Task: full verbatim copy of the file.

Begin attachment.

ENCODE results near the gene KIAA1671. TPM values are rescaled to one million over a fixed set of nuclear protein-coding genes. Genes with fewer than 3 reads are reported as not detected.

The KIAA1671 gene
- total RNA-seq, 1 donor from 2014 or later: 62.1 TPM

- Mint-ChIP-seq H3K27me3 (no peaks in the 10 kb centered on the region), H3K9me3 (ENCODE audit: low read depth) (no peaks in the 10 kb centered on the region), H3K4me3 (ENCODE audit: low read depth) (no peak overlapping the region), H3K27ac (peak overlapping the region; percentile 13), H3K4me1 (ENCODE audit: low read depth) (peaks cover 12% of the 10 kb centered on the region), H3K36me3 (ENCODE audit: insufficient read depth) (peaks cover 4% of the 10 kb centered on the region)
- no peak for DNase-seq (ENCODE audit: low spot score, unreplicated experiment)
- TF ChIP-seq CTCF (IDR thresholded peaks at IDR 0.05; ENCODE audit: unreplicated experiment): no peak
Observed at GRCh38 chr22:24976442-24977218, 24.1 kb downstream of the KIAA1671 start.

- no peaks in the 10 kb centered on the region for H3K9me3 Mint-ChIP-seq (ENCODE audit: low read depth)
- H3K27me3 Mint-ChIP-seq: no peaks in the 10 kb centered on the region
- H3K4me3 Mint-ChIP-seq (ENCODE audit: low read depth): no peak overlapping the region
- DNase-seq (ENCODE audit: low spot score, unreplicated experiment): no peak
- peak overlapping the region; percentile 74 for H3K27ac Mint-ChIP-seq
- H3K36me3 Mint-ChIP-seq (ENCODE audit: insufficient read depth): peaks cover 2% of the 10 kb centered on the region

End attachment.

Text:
ENCODE results near the gene KIAA1671. TPM values are rescaled to one million over a fixed set of nuclear protein-coding genes. Genes with fewer than 3 reads are reported as not detected.

The KIAA1671 gene
- total RNA-seq, 1 donor from 2014 or later: 62.1 TPM

- Mint-ChIP-seq H3K27me3 (no peaks in the 10 kb centered on the region), H3K9me3 (ENCODE audit: low read depth) (no peaks in the 10 kb centered on the region), H3K4me3 (ENCODE audit: low read depth) (no peak overlapping the region), H3K27ac (peak overlapping the region; percentile 13), H3K4me1 (ENCODE audit: low read depth) (peaks cover 12% of the 10 kb centered on the region), H3K36me3 (ENCODE audit: insufficient read depth) (peaks cover 4% of the 10 kb centered on the region)
- no peak for DNase-seq (ENCODE audit: low spot score, unreplicated experiment)
- TF ChIP-seq CTCF (IDR thresholded peaks at IDR 0.05; ENCODE audit: unreplicated experiment): no peak
Observed at GRCh38 chr22:24976442-24977218, 24.1 kb downstream of the KIAA1671 start.

- no peaks in the 10 kb centered on the region for H3K9me3 Mint-ChIP-seq (ENCODE audit: low read depth)
- H3K27me3 Mint-ChIP-seq: no peaks in the 10 kb centered on the region
- H3K4me3 Mint-ChIP-seq (ENCODE audit: low read depth): no peak overlapping the region
- DNase-seq (ENCODE audit: low spot score, unreplicated experiment): no peak
- peak overlapping the region; percentile 74 for H3K27ac Mint-ChIP-seq
- H3K36me3 Mint-ChIP-seq (ENCODE audit: insufficient read depth): peaks cover 2% of the 10 kb centered on the region